I began to collect quotes and read about him in libraries, his humour brought me tremendous comfort. He wasn’t some impervious man one couldn’t access. Quite the opposite. He didn’t believe in separating himself from others and in fact, loved sharing his ideas, while helping others expand on their own. He was approachable. Both alive and dead.
To this day, I keep a tip sheet of quotes tacked up near my computer, and read one every day. It really doesn’t matter which one, as I come away with yet another interpretation.
Born with a kind of eternal intelligence, his curiosity about all “things” began to emerge at age four. While examining his father’s pocket compass, Einstein was baffled. What was causing the needle to move? The empty space made no sense to him so he began to build models and mechanical devices. He wanted answers. All that empty space!
Why Einstein? Among so many brilliant minds, he continues to inspire. What of DaVinci, Tesla, Newton, Hawking, Aristotle, Edison, Cervantes. The list goes on. They too share not just powerful minds, but an endless pursuit through curiosity and instinct. They knew knowledge was important, had to be learned, but could only get them so far. The rest is mystery.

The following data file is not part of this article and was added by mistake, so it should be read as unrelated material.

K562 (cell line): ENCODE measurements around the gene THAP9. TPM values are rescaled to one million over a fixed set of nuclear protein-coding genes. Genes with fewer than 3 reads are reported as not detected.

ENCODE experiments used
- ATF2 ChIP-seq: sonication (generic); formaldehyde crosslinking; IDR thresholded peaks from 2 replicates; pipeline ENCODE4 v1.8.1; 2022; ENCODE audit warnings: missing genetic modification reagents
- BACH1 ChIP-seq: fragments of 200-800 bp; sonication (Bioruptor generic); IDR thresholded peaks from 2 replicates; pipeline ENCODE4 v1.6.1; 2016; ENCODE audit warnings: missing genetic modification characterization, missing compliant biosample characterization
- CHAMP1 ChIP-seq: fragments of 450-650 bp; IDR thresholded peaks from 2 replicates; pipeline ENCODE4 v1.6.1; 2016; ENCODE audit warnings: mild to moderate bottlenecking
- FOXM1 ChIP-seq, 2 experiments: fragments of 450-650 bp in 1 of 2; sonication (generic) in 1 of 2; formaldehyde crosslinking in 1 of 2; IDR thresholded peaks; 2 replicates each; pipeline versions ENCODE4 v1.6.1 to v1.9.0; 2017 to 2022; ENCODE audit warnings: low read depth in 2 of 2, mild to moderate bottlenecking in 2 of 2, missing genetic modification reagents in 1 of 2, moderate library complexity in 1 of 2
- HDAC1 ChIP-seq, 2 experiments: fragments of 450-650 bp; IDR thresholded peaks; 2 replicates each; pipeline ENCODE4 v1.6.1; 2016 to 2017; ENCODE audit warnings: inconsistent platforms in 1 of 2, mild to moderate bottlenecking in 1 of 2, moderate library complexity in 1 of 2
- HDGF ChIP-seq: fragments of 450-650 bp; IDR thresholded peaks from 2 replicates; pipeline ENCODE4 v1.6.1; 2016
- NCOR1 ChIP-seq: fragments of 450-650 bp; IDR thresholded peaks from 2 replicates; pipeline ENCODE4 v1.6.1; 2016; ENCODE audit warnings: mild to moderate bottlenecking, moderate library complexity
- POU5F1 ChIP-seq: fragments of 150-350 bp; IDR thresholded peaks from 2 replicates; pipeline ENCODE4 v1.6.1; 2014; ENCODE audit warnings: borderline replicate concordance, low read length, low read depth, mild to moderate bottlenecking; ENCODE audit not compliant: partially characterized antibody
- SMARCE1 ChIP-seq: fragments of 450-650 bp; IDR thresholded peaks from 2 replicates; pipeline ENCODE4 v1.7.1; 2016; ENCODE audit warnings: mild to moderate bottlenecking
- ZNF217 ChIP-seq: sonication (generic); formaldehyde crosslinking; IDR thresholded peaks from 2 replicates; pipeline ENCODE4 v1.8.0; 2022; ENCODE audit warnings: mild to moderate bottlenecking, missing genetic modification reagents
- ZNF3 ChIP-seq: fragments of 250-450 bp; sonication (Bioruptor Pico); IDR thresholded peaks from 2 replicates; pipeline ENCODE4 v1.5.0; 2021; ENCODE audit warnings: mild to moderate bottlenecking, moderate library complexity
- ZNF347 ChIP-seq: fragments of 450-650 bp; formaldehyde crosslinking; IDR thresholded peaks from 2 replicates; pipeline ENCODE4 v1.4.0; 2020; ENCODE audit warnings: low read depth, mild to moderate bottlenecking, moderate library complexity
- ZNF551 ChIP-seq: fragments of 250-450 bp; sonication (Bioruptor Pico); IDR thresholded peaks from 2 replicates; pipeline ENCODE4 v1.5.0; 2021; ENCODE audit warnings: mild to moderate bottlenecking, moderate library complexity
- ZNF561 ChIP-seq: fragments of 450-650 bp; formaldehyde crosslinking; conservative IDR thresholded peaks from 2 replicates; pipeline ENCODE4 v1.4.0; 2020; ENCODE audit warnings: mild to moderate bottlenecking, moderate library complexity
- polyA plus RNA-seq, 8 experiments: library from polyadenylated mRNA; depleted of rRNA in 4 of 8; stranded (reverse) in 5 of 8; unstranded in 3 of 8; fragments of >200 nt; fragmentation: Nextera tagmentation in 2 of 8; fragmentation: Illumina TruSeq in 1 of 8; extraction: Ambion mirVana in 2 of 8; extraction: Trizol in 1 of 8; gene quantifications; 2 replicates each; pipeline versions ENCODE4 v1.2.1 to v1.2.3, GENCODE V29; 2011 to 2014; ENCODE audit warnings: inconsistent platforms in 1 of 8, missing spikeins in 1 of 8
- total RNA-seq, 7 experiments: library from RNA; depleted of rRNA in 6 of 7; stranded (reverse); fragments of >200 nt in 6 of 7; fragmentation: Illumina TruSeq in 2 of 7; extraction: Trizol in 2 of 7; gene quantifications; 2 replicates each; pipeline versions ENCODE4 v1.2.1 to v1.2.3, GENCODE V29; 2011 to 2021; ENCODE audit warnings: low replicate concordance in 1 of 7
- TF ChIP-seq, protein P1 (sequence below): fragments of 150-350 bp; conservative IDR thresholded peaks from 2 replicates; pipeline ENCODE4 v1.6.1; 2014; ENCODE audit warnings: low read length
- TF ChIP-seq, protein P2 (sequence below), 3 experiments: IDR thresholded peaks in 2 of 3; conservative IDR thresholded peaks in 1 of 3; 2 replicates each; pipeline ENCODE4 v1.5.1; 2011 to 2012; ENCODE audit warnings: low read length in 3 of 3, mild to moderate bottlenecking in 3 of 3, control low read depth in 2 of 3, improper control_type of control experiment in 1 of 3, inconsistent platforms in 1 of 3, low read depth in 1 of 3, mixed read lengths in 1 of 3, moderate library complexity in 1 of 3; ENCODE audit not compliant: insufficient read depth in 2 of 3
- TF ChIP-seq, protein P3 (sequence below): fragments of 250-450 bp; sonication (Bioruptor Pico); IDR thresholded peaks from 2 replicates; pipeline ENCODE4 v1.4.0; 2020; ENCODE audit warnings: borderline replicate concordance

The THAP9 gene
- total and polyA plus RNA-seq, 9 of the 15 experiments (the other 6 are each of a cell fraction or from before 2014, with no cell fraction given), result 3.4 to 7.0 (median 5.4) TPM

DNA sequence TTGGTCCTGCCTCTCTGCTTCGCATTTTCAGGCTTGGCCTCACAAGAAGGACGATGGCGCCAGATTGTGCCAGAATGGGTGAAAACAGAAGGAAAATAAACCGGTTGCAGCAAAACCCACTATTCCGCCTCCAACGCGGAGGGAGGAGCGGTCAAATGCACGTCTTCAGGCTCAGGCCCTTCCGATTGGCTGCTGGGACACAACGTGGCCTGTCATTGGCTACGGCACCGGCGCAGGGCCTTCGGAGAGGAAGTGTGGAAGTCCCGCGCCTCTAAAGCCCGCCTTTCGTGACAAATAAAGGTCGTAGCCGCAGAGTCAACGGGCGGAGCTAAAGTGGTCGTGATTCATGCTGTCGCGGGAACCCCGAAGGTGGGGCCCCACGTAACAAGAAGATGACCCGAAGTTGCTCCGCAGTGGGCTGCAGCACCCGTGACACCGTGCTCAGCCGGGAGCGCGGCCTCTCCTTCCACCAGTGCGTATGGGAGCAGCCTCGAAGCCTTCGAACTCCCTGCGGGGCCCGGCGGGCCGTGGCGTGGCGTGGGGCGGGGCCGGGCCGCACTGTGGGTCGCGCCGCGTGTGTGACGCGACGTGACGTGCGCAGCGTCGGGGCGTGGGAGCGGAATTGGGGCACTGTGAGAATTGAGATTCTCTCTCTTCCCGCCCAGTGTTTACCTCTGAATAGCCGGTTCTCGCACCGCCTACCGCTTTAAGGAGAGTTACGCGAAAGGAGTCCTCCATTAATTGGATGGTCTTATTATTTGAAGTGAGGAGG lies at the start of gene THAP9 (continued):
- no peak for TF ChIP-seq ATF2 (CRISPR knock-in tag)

My belief is Einstein embodies the mystery. He thought through images and sensations. Something we can all understand. His quotes alone speak volumes and one quote could be expounded into an entire book. “Keep things simple---this requires patience, perseverance, allowing room for empty spaces.”
Turning complexity into simplicity is no easy task.
So many of Einstein’s ideas, beyond his incredible discoveries in the world itself, which would ultimately turn the world on its head, would all contain room, empty space, air to breath.
E=mc2, is thought to be the most famous equation in all of physics eventually setting the stage for the development of the Atomic bomb and nuclear power plants. But had he known where this was going he thought perhaps he should have become a watchmaker. Einstein was very much against war.
He worked on this equation for ten years, never game up, tossed it about until it made perfect sense. Input, criticism, rejection. He embraced all of it. His critics challenged him to work harder. One of the greatest lessons I've learned from Einstein is to embrace criticism, and not take it personally.
To this day, his theories inspire advances, in science, astronomy, physics, philosophers, new-agers!